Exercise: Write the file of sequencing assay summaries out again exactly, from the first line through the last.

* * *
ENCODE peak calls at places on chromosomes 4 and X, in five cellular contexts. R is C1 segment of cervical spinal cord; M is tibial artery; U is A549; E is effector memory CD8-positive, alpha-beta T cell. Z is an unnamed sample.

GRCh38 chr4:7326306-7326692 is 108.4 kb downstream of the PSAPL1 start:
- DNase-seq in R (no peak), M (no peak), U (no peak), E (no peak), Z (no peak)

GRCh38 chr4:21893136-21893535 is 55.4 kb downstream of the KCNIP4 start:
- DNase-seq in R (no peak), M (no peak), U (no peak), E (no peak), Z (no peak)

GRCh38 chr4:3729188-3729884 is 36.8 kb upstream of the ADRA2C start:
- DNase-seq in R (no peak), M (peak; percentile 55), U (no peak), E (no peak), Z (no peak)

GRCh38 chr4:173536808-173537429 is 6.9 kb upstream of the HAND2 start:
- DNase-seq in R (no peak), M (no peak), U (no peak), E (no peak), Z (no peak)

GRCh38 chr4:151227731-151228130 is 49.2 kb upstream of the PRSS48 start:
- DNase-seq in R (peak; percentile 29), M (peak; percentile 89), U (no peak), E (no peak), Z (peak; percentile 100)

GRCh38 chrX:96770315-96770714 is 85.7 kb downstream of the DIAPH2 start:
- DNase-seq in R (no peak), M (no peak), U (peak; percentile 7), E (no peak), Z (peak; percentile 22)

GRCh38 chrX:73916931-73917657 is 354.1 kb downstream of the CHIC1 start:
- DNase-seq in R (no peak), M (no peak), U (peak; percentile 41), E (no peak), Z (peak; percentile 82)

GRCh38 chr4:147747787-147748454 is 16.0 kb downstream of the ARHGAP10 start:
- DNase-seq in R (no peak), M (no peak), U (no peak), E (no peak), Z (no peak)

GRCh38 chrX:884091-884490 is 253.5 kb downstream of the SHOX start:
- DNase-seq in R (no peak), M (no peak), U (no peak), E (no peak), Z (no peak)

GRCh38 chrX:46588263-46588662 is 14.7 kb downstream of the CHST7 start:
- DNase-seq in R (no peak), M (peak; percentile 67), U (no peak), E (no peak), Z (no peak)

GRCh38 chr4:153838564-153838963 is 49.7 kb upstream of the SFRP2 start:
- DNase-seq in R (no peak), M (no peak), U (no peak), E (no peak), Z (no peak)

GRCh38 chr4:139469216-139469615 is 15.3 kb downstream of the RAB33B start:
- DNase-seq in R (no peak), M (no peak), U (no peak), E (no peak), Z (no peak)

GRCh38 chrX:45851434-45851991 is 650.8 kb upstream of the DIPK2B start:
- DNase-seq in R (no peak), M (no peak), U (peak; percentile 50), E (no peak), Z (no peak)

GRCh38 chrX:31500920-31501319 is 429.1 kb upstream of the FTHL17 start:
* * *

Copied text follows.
ENCODE peak calls at places on chromosomes 4 and X, in five cellular contexts. R is C1 segment of cervical spinal cord; M is tibial artery; U is A549; E is effector memory CD8-positive, alpha-beta T cell. Z is an unnamed sample.

GRCh38 chr4:7326306-7326692 is 108.4 kb downstream of the PSAPL1 start:
- DNase-seq in R (no peak), M (no peak), U (no peak), E (no peak), Z (no peak)

GRCh38 chr4:21893136-21893535 is 55.4 kb downstream of the KCNIP4 start:
- DNase-seq in R (no peak), M (no peak), U (no peak), E (no peak), Z (no peak)

GRCh38 chr4:3729188-3729884 is 36.8 kb upstream of the ADRA2C start:
- DNase-seq in R (no peak), M (peak; percentile 55), U (no peak), E (no peak), Z (no peak)

GRCh38 chr4:173536808-173537429 is 6.9 kb upstream of the HAND2 start:
- DNase-seq in R (no peak), M (no peak), U (no peak), E (no peak), Z (no peak)

GRCh38 chr4:151227731-151228130 is 49.2 kb upstream of the PRSS48 start:
- DNase-seq in R (peak; percentile 29), M (peak; percentile 89), U (no peak), E (no peak), Z (peak; percentile 100)

GRCh38 chrX:96770315-96770714 is 85.7 kb downstream of the DIAPH2 start:
- DNase-seq in R (no peak), M (no peak), U (peak; percentile 7), E (no peak), Z (peak; percentile 22)

GRCh38 chrX:73916931-73917657 is 354.1 kb downstream of the CHIC1 start:
- DNase-seq in R (no peak), M (no peak), U (peak; percentile 41), E (no peak), Z (peak; percentile 82)

GRCh38 chr4:147747787-147748454 is 16.0 kb downstream of the ARHGAP10 start:
- DNase-seq in R (no peak), M (no peak), U (no peak), E (no peak), Z (no peak)

GRCh38 chrX:884091-884490 is 253.5 kb downstream of the SHOX start:
- DNase-seq in R (no peak), M (no peak), U (no peak), E (no peak), Z (no peak)

GRCh38 chrX:46588263-46588662 is 14.7 kb downstream of the CHST7 start:
- DNase-seq in R (no peak), M (peak; percentile 67), U (no peak), E (no peak), Z (no peak)

GRCh38 chr4:153838564-153838963 is 49.7 kb upstream of the SFRP2 start:
- DNase-seq in R (no peak), M (no peak), U (no peak), E (no peak), Z (no peak)

GRCh38 chr4:139469216-139469615 is 15.3 kb downstream of the RAB33B start:
- DNase-seq in R (no peak), M (no peak), U (no peak), E (no peak), Z (no peak)

GRCh38 chrX:45851434-45851991 is 650.8 kb upstream of the DIPK2B start:
- DNase-seq in R (no peak), M (no peak), U (peak; percentile 50), E (no peak), Z (no peak)

GRCh38 chrX:31500920-31501319 is 429.1 kb upstream of the FTHL17 start: